Faculty & Research
Integrative models of service delivery
The world over people are increasingly demanding more integrated, holistic services. For the world's service organisations offering this integration is a fundamental challenge.
In meeting this challenge these organisations are combining aspects of their services with those of other organisations, either in the same or different sectors (eg public, private, voluntary). This is being done either physically, through co-location, or virtually, through online platforms.
These ‘service integrations’ are expected to change the way (or ‘mode’) that services are delivered to clients, customers, patients or students. This, in turn, is likely to influence the management and design of services, as well as the day-to-day work of professionals.
In this collaborative project – working with the UK-based National Institute of Health Research’s (NIHR) Collaboration for Leadership in Applied Health Research and Care (CLAHRC) Oxford – we will investigate ‘service integration’ involving the care of patients with chronic illnesses. We have chosen this area for two reasons.
Firstly, a variety of recent developments have introduced strong incentives for the UK-based health ‘trusts’ – divisions of the Nation Health Service, providing primary and secondary care to patients in specific regions – to pursue initiatives aimed at integration of their many services. Secondly, there has been a worldwide increase in the number of patients with chronic, illnesses (Epping-Jordan, Bengoa, Kawar, & Sabate, 2001), such as diabetes, dementia or arthritis. Managing these long-term conditions can stress health service organisations and systems.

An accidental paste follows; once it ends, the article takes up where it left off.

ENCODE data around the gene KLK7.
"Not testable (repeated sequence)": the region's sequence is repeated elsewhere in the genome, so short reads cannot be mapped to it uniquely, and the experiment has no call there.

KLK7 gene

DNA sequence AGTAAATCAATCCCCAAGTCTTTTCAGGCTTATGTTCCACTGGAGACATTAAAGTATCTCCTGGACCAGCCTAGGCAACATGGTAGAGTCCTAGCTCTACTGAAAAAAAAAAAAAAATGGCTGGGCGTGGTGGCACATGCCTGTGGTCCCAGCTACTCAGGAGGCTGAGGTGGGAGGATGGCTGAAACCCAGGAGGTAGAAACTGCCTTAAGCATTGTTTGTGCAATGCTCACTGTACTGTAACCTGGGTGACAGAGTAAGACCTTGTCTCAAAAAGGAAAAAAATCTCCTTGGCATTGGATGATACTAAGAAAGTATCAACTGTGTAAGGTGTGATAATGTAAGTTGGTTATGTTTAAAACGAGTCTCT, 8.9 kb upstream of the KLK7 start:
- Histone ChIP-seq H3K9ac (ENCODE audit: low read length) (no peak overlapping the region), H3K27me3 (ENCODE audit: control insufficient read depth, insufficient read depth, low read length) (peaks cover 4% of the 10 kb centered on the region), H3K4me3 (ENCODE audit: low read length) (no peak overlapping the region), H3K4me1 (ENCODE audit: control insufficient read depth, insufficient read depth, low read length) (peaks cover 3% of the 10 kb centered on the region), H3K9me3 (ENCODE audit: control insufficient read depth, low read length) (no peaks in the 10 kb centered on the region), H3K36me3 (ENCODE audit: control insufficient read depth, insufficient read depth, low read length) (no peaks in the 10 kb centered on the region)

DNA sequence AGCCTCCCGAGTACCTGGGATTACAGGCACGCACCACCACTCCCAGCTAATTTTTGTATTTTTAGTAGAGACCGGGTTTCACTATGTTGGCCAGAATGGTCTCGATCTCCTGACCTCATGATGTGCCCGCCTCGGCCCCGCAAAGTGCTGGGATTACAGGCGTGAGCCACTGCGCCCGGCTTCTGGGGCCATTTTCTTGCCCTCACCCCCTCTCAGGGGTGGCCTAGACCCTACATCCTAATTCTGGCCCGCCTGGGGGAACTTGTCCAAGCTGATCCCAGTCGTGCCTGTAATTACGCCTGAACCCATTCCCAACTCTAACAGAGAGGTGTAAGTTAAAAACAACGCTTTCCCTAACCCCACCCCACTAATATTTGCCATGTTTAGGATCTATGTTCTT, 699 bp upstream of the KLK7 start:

Despite the rich insights from multiple streams of past organisational research, the question still remains: How is service integration performed in practice over time, and what is its effect, first, on the way the service is delivered and, second, on the everyday work of the professionals involved?
Our first study within this research programme will examine if and how 'traditional' and 'emergent' (eg online, mobile or through social media) mental health services in Oxfordshire work together, with a focus on services for young adults (18-35). It will look at the effect that emergent methods may have on the design and management of mental health services for both the providers and the people who use them. This information can then be used to give insights and recommendations towards an integrative, holistic model of service delivery for young people with mental illness.
Our second study in this programme will examine the shifts in existing 'modes' of service delivery, when state-funded mental health service organisations integrate with voluntary sector organisations. In particular, this study aims to explore what, if any, is the effect on the work of the health professionals in the state-funded mental health service organisation.
December 2014 - December 2017